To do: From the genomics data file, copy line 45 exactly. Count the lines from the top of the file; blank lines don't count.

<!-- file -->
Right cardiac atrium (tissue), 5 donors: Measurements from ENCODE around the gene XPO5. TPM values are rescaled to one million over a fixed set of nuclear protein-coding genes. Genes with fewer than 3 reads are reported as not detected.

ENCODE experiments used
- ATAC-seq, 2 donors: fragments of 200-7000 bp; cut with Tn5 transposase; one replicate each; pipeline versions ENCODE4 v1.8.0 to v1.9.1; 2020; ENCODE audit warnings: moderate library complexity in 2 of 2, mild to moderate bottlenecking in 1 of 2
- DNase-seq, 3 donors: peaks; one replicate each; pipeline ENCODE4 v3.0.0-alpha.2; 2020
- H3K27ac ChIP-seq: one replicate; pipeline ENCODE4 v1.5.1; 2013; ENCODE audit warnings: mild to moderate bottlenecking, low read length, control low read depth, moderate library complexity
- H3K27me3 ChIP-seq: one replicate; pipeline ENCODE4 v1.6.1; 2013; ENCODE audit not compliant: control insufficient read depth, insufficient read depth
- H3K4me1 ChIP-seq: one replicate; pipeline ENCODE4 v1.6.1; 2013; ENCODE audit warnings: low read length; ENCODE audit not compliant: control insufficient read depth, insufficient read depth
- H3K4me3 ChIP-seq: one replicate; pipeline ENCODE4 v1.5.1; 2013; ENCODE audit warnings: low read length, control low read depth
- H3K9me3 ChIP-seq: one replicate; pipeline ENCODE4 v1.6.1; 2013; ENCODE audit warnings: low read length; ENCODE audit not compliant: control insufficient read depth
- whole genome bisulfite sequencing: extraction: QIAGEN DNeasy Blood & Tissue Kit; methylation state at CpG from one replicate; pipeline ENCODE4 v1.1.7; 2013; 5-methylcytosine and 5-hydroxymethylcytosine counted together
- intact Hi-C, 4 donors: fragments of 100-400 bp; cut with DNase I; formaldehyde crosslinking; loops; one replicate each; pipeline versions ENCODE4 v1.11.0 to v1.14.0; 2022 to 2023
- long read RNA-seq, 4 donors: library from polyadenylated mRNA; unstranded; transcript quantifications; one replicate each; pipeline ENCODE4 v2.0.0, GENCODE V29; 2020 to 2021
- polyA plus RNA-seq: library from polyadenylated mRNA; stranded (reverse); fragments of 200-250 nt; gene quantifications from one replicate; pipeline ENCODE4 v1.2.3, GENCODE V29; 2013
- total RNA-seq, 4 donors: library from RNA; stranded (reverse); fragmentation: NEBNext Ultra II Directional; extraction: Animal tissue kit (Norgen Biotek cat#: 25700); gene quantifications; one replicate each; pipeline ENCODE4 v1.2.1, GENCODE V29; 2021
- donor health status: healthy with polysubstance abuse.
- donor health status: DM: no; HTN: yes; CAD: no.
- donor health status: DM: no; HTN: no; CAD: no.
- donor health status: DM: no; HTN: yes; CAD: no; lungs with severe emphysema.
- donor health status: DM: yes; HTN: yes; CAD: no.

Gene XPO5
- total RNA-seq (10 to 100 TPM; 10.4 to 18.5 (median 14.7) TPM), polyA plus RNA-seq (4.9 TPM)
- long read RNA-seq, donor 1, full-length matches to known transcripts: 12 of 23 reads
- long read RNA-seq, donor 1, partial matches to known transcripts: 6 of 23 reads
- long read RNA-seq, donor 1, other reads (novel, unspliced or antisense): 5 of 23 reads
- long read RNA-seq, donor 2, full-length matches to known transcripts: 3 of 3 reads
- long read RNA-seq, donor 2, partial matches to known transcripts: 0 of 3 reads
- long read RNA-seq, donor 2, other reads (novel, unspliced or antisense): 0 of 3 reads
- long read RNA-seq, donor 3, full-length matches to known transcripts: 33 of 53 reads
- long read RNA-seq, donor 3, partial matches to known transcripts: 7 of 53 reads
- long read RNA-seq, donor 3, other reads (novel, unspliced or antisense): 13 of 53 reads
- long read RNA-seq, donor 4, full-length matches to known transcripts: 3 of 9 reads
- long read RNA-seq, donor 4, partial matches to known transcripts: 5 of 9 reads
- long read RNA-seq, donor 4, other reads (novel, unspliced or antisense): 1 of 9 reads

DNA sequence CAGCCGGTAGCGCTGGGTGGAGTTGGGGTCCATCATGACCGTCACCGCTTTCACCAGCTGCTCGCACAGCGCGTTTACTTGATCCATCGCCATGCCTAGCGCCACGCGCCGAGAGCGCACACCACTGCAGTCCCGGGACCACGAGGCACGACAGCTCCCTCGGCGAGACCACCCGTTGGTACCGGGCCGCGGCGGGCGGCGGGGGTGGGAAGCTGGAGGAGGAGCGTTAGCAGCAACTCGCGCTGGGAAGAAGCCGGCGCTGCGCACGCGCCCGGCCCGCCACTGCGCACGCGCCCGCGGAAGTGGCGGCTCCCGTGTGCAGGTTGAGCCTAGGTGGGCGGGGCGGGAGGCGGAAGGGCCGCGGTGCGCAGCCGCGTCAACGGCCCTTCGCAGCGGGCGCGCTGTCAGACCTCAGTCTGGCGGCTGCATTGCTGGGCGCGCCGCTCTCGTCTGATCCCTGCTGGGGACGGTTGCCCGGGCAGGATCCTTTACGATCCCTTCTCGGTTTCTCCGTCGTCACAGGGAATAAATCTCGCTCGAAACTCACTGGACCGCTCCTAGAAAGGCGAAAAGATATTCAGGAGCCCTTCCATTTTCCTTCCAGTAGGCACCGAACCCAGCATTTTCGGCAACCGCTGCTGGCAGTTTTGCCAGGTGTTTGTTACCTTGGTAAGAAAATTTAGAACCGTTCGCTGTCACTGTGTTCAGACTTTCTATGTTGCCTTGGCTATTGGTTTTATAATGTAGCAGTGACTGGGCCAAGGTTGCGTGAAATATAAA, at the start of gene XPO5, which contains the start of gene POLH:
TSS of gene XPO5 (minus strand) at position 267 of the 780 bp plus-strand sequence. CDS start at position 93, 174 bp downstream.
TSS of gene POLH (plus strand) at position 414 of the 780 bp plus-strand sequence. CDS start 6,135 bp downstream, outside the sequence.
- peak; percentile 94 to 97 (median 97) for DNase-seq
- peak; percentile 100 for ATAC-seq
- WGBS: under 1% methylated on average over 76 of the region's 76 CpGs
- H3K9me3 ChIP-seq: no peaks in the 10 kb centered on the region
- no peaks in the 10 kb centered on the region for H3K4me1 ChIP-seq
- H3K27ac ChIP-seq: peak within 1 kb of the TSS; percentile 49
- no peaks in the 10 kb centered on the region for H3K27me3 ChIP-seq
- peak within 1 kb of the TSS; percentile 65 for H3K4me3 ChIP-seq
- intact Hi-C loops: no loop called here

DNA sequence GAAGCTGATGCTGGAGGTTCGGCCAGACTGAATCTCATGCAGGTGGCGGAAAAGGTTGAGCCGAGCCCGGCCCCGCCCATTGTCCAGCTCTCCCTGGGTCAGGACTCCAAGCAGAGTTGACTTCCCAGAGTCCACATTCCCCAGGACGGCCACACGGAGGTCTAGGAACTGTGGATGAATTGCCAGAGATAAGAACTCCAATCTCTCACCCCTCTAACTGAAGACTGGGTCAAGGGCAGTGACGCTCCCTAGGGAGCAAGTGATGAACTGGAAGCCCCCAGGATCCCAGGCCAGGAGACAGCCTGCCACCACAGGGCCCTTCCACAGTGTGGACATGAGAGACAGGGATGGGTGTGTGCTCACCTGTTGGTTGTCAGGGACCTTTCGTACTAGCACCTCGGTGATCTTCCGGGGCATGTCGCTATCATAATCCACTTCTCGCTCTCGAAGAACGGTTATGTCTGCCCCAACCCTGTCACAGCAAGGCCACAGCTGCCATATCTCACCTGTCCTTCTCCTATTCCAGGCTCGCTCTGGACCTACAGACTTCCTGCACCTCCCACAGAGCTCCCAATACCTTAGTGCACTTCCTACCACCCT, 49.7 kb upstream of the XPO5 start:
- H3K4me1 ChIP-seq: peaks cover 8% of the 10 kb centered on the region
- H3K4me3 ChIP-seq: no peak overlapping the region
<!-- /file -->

- intact Hi-C loops: no loop called here